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The creation of space-rocket hardware (SRH) is a complex process that requires the intellectual work of many specialists: scientists, designers, radio mechanics, technologists, programmers, electronics engineers, and representatives of many other specialties. SRH is at the forefront of new technologies, and thus it dictates the special requirements for the level of training of future specialists within this industry.

In countries with developed economies, this project approach is used for learning purposes to train specialists. Students in higher education institutions and even high schools with the help of tutors (practitioners) can create their own small satellites weighing 1-3 kg for educational purposes. Such CubeSats (the word CubeSat is an acknowledged term standard for small educational satellites) are launched with help of the government either together with professional-grade satellites on large rockets or by cosmonauts from the ISS. There are also other options for launching students satellites, such as launches on non-professional rockets to heights of 2-3 km (CanSat movement), launches on aerostats to heights of 30-50 km, or carrying out experiments on board of ISS in zero gravity. The role of such experiments cannot be overestimated – try it and you will understand for yourself!

In Russia, the educational process is traditionally rather conservative. We continue to use approaches from the previous century. A special “Russian way of training” engineers that optimally combines theoretical knowledge and practical skills was previously used, for example, at the Bauman Technical University, but has remained in the Soviet past despite attempts to change the situation. In practice, creating educational satellites is very rare. No team wants to have students, and even more so schoolchildren, involved in real space projects. There is an understanding that modern approaches should be introduced into education, first in school and then in higher educational institutions, as it is done in Moscow Polytechnic University and some other educational institutes.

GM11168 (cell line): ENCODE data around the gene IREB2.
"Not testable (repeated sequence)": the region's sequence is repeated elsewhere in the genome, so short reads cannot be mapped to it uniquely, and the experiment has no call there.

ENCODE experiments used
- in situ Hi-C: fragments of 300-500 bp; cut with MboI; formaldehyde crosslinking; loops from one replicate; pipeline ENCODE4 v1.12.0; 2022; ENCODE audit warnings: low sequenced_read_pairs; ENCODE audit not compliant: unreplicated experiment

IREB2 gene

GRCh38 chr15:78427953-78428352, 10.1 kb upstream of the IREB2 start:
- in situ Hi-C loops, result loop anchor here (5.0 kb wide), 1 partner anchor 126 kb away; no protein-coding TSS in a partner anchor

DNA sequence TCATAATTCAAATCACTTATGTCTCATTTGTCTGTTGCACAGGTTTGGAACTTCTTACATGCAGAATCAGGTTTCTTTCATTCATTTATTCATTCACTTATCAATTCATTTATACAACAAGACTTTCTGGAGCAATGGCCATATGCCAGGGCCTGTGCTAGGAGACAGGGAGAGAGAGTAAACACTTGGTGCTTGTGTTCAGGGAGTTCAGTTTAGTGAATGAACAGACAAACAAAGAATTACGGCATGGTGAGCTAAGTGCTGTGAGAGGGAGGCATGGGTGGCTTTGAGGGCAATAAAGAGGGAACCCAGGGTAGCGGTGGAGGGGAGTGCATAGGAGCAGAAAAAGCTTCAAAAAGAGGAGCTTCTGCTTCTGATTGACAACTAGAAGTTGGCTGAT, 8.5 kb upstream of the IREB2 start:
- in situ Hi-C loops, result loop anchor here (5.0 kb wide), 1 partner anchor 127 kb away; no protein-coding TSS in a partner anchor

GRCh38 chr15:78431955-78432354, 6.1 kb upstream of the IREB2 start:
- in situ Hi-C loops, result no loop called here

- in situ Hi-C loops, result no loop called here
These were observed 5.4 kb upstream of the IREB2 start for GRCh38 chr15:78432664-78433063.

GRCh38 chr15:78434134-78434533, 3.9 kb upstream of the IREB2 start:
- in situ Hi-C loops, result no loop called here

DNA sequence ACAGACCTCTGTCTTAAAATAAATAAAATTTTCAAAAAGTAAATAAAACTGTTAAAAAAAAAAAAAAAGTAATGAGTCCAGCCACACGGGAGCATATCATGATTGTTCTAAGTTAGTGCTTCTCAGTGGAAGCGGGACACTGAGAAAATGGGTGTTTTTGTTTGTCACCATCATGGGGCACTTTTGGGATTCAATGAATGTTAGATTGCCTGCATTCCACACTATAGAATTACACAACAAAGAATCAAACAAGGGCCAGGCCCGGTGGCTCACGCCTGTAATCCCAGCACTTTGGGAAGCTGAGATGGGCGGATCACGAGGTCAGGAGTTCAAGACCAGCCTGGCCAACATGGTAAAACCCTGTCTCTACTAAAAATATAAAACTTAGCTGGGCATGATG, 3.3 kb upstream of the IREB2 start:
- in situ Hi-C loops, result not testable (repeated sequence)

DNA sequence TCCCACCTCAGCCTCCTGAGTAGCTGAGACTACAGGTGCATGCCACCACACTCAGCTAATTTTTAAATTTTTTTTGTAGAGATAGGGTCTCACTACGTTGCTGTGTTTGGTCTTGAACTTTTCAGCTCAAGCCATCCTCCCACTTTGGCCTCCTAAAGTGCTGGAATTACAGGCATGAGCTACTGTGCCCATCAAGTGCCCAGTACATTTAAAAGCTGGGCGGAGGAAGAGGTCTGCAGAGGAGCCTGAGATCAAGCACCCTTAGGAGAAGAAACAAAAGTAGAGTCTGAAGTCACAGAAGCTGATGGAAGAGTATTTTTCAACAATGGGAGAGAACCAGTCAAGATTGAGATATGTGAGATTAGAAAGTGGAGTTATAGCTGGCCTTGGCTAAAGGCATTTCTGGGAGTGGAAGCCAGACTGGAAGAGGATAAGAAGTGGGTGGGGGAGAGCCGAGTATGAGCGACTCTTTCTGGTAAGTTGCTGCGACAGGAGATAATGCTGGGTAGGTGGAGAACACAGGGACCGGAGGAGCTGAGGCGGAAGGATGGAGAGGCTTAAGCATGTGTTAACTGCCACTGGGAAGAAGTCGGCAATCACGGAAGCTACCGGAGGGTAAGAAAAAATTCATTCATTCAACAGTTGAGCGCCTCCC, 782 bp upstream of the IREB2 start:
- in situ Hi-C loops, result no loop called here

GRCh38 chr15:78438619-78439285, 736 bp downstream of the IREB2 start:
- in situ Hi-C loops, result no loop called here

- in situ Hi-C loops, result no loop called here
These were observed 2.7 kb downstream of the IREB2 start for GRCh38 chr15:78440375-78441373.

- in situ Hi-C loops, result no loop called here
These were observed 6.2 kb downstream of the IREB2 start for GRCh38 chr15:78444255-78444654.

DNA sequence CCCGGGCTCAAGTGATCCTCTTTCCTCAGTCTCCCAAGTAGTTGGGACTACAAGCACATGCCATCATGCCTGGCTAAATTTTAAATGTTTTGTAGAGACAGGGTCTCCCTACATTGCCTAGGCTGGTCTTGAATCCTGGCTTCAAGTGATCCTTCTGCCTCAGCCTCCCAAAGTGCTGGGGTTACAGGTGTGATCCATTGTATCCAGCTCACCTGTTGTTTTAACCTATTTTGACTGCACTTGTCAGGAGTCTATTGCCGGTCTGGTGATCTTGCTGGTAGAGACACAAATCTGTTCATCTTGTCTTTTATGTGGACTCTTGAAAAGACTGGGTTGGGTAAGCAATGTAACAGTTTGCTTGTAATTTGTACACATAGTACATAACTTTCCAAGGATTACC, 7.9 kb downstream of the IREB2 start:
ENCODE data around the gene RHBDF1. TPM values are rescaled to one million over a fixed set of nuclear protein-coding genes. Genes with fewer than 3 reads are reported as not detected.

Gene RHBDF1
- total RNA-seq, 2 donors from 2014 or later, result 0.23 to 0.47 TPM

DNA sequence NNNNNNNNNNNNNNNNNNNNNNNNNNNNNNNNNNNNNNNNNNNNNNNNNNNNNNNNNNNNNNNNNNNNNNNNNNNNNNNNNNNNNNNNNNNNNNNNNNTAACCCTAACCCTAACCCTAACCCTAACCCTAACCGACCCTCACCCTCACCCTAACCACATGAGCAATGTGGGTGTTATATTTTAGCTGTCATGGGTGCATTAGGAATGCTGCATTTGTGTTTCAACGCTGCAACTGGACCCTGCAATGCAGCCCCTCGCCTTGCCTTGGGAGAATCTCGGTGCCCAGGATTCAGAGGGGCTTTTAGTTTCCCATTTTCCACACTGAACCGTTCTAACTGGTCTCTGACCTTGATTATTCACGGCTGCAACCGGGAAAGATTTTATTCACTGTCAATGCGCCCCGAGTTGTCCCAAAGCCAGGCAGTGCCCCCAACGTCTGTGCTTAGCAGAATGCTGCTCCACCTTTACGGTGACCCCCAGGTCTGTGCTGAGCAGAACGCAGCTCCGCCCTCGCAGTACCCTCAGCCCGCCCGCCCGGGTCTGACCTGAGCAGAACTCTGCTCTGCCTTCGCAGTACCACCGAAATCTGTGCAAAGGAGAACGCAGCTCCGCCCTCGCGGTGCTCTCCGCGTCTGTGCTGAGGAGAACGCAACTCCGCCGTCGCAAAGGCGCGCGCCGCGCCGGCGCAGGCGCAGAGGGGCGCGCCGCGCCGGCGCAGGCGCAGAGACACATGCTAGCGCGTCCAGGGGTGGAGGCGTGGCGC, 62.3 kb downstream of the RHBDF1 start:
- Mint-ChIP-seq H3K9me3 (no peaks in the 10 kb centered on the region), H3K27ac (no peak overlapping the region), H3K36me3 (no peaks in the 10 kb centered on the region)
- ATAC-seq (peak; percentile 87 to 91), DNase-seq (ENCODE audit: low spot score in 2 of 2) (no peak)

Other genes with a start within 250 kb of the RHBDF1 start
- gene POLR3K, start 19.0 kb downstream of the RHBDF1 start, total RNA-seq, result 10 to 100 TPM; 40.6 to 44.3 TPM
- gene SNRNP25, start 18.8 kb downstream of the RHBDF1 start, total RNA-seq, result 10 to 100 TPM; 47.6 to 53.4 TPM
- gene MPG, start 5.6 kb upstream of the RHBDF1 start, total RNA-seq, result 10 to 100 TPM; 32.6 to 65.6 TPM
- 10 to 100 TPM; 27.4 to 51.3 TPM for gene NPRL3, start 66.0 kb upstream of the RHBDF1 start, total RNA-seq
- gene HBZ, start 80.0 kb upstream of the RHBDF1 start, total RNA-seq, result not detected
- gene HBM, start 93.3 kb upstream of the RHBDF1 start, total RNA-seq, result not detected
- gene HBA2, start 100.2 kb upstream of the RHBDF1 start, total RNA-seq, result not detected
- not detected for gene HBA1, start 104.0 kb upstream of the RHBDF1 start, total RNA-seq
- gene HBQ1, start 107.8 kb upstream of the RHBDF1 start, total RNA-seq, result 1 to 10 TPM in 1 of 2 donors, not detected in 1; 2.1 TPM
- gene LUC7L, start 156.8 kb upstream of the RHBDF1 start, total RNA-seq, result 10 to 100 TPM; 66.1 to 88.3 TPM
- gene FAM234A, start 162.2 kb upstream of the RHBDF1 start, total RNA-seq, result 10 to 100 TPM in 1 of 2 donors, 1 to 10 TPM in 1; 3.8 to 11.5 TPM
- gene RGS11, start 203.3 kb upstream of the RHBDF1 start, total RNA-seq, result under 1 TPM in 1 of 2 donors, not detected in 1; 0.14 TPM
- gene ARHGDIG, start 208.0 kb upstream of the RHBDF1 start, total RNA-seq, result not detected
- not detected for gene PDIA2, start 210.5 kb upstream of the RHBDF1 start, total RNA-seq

We believe that training future engineers should begin at a young age by actively involving schoolchildren in practical work with hardware in order to give them an idea of how real satellites work. To do this, we have created an educational instrument – the OrbiCraft construction set. OrbiCraft is a construction set for assembling functional models of spacecraft vehicles. The set includes the following components: frame, orientation sensors, actuators, cable network, software, and payload. It is meant to give students a hands-on approach to the design process, assembly, testing, and operation of spacecrafts. Ultimately, it will allow students to design, test, launch, and operate in “space” (on a special laboratory stand) their very own, albeit simple, “spacecraft.”

The final result of such training should be the acquisition of knowledge and skills that will enable students to take meaningful part in the design and launch of “CubeSats” (a satellite weighing 1 kg and having a full set of essential sensors and systems for work in space). Specialists with real experience in such projects will be in high demand within the space industry for work on important and interesting projects.

en/intro.txt · Last modified: 2020/03/25 16:28 (external edit)